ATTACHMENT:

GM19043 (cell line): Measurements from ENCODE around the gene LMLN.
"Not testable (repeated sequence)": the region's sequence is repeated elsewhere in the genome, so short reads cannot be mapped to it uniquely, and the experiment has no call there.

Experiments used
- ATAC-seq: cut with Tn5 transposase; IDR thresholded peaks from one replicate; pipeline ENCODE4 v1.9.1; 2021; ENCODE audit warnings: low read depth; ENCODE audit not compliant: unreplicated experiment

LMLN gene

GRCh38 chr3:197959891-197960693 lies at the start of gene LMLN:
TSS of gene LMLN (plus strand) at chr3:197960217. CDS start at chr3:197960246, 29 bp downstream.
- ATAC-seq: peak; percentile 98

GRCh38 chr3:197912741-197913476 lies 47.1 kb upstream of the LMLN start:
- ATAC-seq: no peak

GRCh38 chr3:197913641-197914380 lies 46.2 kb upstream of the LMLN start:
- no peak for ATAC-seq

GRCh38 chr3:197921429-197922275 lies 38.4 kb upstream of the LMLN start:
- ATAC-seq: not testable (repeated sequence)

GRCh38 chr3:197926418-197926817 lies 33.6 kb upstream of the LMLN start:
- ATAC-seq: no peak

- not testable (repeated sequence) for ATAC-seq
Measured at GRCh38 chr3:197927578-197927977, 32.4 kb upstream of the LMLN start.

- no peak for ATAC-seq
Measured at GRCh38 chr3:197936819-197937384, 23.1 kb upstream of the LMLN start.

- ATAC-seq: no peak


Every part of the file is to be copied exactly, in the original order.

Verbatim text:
GM19043 (cell line): Measurements from ENCODE around the gene LMLN.
"Not testable (repeated sequence)": the region's sequence is repeated elsewhere in the genome, so short reads cannot be mapped to it uniquely, and the experiment has no call there.

Experiments used
- ATAC-seq: cut with Tn5 transposase; IDR thresholded peaks from one replicate; pipeline ENCODE4 v1.9.1; 2021; ENCODE audit warnings: low read depth; ENCODE audit not compliant: unreplicated experiment

LMLN gene

GRCh38 chr3:197959891-197960693 lies at the start of gene LMLN:
TSS of gene LMLN (plus strand) at chr3:197960217. CDS start at chr3:197960246, 29 bp downstream.
- ATAC-seq: peak; percentile 98

GRCh38 chr3:197912741-197913476 lies 47.1 kb upstream of the LMLN start:
- ATAC-seq: no peak

GRCh38 chr3:197913641-197914380 lies 46.2 kb upstream of the LMLN start:
- no peak for ATAC-seq

GRCh38 chr3:197921429-197922275 lies 38.4 kb upstream of the LMLN start:
- ATAC-seq: not testable (repeated sequence)

GRCh38 chr3:197926418-197926817 lies 33.6 kb upstream of the LMLN start:
- ATAC-seq: no peak

- not testable (repeated sequence) for ATAC-seq
Measured at GRCh38 chr3:197927578-197927977, 32.4 kb upstream of the LMLN start.

- no peak for ATAC-seq
Measured at GRCh38 chr3:197936819-197937384, 23.1 kb upstream of the LMLN start.

- ATAC-seq: no peak